Codependency Quotes (105 quotes)
Symptoms of Codependency
In a healthy relationship , both partners depend on each other equally for love, emotional support and encouragement. A codependent relationship , by contrast, is one-sided. In a Psychology Today blog post, Shawn M. Think you might be caught in a codependent relationship yourself? We asked Burn and other codependency experts to share some of the telltale signs.
Codependency is a behavioral condition in a relationship where one person enables another person's addiction , poor mental health , immaturity, irresponsibility, or under-achievement. The term is less individually diagnostic and more descriptive of a relationship dynamic. The idea of codependency may have its roots in the theories of German psychoanalyst Karen Horney. In , she proposed that some people adopt what she termed a "Moving Toward" personality style to overcome their basic anxiety. Essentially, these people move toward others by gaining their approval and affection, and subconsciously control them through their dependent style. They are unselfish, virtuous, martyr-like, faithful, and turn the other cheek despite personal humiliation. Approval from others is more important than respecting themselves.
Updated on December 13th, Codependency is an excessive emotional, physical, and psychological reliance on a relationship that is dysfunctional.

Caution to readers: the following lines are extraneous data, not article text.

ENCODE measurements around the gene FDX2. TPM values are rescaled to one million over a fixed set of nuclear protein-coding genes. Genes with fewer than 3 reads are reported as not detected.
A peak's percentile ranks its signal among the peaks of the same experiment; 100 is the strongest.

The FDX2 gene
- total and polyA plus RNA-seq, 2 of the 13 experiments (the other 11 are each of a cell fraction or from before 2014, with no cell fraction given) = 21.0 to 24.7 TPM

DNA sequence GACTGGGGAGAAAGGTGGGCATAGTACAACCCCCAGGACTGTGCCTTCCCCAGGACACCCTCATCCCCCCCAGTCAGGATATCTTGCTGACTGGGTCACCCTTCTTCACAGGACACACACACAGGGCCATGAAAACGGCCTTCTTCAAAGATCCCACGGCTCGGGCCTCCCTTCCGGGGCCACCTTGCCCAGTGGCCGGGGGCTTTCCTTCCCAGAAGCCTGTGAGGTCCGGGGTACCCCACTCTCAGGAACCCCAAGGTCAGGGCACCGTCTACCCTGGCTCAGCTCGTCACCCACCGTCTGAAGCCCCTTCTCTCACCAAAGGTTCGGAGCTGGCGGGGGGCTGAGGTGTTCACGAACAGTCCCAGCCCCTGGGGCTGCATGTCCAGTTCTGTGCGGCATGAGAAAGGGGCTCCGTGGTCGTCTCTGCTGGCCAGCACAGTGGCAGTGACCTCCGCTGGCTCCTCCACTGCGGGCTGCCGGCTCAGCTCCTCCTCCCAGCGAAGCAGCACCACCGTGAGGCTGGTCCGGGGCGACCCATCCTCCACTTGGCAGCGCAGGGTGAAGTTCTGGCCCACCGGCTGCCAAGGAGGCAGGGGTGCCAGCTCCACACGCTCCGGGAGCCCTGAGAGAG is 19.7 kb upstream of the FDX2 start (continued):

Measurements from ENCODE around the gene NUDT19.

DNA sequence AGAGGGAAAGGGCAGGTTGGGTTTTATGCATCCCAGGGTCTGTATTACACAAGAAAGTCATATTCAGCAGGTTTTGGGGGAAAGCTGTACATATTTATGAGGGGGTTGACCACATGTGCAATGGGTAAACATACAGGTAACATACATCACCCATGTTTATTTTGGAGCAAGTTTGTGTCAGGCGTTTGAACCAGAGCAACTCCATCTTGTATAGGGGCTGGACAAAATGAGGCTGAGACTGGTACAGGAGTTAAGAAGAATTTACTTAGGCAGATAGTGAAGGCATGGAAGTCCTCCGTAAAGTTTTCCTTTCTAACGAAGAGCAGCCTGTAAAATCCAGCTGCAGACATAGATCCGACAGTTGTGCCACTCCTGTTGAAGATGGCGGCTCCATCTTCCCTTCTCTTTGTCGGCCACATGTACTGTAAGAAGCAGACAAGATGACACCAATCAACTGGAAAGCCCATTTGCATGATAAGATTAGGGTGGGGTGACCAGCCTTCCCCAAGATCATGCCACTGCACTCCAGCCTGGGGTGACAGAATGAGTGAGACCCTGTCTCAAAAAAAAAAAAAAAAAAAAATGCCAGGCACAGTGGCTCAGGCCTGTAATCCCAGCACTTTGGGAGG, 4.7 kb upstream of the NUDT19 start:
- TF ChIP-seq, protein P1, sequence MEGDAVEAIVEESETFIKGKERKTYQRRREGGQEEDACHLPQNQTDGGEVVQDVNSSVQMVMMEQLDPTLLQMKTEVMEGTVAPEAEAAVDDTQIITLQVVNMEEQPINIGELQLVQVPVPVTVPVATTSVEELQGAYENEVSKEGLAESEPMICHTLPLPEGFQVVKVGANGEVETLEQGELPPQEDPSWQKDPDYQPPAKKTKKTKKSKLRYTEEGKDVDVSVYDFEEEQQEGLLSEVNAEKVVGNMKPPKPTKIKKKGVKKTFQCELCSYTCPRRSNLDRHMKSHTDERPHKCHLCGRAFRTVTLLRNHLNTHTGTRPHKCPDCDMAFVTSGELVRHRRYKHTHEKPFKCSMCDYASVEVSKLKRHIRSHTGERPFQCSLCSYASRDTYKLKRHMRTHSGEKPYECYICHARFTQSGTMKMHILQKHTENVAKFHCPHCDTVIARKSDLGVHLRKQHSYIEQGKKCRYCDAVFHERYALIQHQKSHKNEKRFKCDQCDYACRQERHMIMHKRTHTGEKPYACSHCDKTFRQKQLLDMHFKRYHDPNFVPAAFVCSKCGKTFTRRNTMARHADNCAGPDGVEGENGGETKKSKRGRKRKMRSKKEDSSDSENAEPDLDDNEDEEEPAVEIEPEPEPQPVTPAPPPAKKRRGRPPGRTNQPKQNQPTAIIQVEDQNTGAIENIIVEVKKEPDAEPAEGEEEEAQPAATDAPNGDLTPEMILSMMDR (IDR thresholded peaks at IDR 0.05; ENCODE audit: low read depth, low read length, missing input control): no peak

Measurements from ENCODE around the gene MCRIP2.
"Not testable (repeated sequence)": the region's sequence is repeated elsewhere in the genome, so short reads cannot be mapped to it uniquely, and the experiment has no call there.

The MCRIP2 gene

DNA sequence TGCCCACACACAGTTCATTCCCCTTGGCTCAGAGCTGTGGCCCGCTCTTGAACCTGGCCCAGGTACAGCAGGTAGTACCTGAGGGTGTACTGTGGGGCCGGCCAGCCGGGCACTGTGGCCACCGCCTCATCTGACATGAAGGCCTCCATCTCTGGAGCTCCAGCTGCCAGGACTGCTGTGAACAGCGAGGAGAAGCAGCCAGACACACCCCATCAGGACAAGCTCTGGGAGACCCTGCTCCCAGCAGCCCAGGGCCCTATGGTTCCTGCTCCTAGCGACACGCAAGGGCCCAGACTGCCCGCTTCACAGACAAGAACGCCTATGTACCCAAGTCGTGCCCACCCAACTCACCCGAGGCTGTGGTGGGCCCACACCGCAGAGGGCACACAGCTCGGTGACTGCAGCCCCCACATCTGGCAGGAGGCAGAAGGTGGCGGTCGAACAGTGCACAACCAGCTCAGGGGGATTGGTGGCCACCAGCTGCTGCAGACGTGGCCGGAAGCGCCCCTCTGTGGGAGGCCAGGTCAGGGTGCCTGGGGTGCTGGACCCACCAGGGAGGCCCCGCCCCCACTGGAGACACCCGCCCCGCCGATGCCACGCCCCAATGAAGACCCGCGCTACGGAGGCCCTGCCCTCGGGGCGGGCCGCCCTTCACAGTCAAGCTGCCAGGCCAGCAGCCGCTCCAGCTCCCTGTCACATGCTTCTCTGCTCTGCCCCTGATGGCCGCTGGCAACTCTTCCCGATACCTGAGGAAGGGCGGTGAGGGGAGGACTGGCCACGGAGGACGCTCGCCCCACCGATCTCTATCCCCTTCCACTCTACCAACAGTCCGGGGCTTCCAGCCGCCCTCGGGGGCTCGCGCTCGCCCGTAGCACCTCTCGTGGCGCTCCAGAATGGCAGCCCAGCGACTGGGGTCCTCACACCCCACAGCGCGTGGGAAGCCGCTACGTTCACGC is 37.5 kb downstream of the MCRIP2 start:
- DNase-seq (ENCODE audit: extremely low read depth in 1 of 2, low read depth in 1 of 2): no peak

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Co-dependency is a learned behavior that can be passed down from one generation to another. The disorder was first identified about ten years ago as the result of years of studying interpersonal relationships in families of alcoholics. Co-dependent behavior is learned by watching and imitating other family members who display this type of behavior. Co-dependency often affects a spouse, a parent, sibling, friend, or co-worker of a person afflicted with alcohol or drug dependence. Originally, co-dependent was a term used to describe partners in chemical dependency, persons living with, or in a relationship with an addicted person. Similar patterns have been seen in people in relationships with chronically or mentally ill individuals. Today, however, the term has broadened to describe any co-dependent person from any dysfunctional family.